Below are the reflections of Turkish writer Tacettin Durmuş on the current state of the ruins of Ani, one of the ancient capitals of Armenia. The author expresses concern about the indifference of the Turkish authorities to the historical monuments of Ani.
“Except for us, everyone thinks that “Ani is worth the world, but the world is not worth Ani”. And local and foreign tourists, walking around Ani, ask each other this question – “The ruins of Ani or Ani’s grave?”
At the same time, in the thousand-year Ani, the cradle of many civilizations that has been turned into a pasture for animals, work is underway to take measures against the pandemic.
Visitors swallow dust
Ancient Ani, surrounded by a 4.5km fence enclosing 78 hectares, is in an unenviable state due to neglect. The state of the historical monuments that have somehow survived in Ani continues to upset visitors, especially in terms of pollution.
The interior and exterior of the still-standing historical monuments simply evoke a feeling of shame, and it has become impossible to find a trash can nearby. In particular, the interior of the church of Tigran Khonents, also known as the “Church with frescoes”, has been turned into a garbage dump, and the wooden structure built to preserve the church resembles a fence.
As for the buildings adjacent to the interiors of historical monuments, visitors have to breathe the ash and dust that have sat on them for millennia.
The history of the city of Ani cannot be told through shameful billboards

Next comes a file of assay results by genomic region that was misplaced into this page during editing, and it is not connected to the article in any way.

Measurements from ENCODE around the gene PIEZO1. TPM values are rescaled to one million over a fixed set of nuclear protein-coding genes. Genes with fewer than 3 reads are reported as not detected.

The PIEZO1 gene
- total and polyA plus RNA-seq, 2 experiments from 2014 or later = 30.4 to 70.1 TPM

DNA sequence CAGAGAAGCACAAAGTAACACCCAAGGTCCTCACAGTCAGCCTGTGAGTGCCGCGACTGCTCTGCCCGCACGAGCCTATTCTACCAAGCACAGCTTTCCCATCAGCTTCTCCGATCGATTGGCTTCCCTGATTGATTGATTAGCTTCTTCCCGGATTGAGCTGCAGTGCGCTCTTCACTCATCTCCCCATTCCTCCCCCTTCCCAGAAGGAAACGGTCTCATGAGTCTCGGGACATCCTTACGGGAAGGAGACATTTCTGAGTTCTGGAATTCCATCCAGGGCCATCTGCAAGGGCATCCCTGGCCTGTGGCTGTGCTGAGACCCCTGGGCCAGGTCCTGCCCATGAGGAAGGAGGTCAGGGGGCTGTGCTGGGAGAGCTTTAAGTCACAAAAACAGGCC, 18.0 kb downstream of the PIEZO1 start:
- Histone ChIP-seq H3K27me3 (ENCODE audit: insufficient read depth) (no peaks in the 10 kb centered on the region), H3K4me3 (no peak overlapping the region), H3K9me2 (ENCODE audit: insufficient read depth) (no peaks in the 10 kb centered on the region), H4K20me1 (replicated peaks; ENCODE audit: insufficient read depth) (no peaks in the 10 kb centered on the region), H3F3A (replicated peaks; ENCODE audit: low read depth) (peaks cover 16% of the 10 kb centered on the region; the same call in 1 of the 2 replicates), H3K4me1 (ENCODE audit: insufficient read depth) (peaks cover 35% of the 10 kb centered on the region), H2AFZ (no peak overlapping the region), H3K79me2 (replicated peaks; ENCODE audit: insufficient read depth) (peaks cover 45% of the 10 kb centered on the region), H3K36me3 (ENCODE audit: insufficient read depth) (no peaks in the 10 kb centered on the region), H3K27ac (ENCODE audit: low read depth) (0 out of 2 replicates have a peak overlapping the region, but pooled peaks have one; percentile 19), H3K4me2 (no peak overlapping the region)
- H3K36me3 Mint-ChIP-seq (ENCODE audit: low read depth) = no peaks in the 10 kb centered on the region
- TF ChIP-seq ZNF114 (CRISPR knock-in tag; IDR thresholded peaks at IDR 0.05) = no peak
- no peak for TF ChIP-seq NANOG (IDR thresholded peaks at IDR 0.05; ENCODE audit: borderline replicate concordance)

In order to reveal the historical face of Ani, it is necessary that the relevant departments and local institutions take responsibility and begin to resolve this issue.
A lot of money was spent several years ago to make billboards depicting these historical monuments. However, all of them are now in a deplorable state because they have been smashed.
The poor condition of the signs depicting historic buildings surprises visitors. The signs with images of monuments that have survived for thousands of years and the inscriptions on them have become illegible, and this saddens tourists.
Visitors who spot animal waste express their surprise and pain. It became known that billboards depicting historical monuments on the ruins of Ani had been “destroyed by animals brought here for grazing.”
On the other hand, the poor condition of Ani’s all structures that have no analogs in the world and the lack of a sufficient number of billboards representing history is Ani’s tragicomic problem, the value of which we do not know.
Local and foreign visitors strolling through the ruins of Ani cannot get enough information about the preserved history of the city. Tourists leave Ani, having received false information.
It is necessary to conduct archaeological excavations over a larger area, 12 months a year, in order to extract historical samples as quickly as possible and present them to the world. Hidden underground for thousands of years, these treasures will shed light on history. Excavations need to be carried out all year round so that people living today can see them before they die.”